Your professors would like you believe that they have some moral high ground from which they can cast moral judgments about students who hire ghostwriters to complete assignments. But how many of them got to where they are using the very services that they publicly condemn? Meanwhile, universities around the world are in quiet agreement with text book publishers to create a racket in which they can charge students hundreds of dollars for a perpetual cycle of modestly revised “new edition” textbooks which are required for the course. In many cases the authors of these new books are the professors or department heads themselves. It takes a lot of audacity to accuse a student of unethical behavior, when the very people making the accusations are engaged in a system of financial extortion, the likes of which the world has never seen.

When you begin your first year as an undergraduate student you might have a nice vision in your mind of some glorious place exclusively devoted to higher learning. The grim reality is, that while colleges do help facilitate learning and expose students to new ideas, they are in no way devoted to it. The modern higher educational system is devoted to one thing and one thing only…money. Tuition will continue to steadily increase in price year after year while the quality of your educational experience stays exactly the same. Money is the reason universities force their students to use barely functional and outdated software, like MyMathLab, as a required part of the curriculum; because they don’t actually care about the quality of your education. They themselves are outsourcing the job of teaching their students to their software publisher friends. Why would they want to pay to have a qualified professor teach students advanced mathematics, when they can hire a stereotypical “scarcely intelligible grad student whose first and only language is Mandarin,” to do the same thing for a lot less? Money is the reason why all of you credits from other schools will never transfer and the reason why fifty percent of your courses, will be taught by other student debtors rather than experienced professionals.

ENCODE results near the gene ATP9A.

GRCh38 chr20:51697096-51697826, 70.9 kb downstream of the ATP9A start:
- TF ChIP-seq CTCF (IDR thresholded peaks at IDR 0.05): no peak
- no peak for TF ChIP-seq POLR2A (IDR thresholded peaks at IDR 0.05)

So don’t fall for the ethics lecture when your professors start preaching about “academic integrity”. It doesn’t exist. The entire higher educational industry is corrupted to the core. Ages ago, the purpose of a college was to provide students with an education. Today they exist purely to sell you one. For a select few (science, engineering and computer science majors) there will be jobs waiting the instant they set foot off campus, but these examples are by the exception and not the rule. For the majority of college graduates, obtaining a degree means having a sixty thousand dollar piece of paper to show potential employers, in entirely unrelated fields, that you were capable of “following through”. More and more, college students are learning the hard way that getting a degree means leaving school with extraordinary levels of debt and zero job prospects.

When you leave school you aren’t going to remember the essay you outsourced on 18th century gender relations, or the eight page paper you did on impressionism as an emerging movement in Neolithic cave paintings. What you will remember, are the times you spent enjoying your youth with like-minded friends and making new ones. Claims about the importance of academic integrity are today, espoused by institutions with zero integrity regarding their professed purpose. These claims come from the very same institutions who are constantly trying to find ways to get students to pay more while they deliver less. So why not take a night off, spend it with friends or family, and still make a decent grade on an irrelevant assignment? The choice is entirely yours. We are academic ghostwriters…and we are very good at what we do.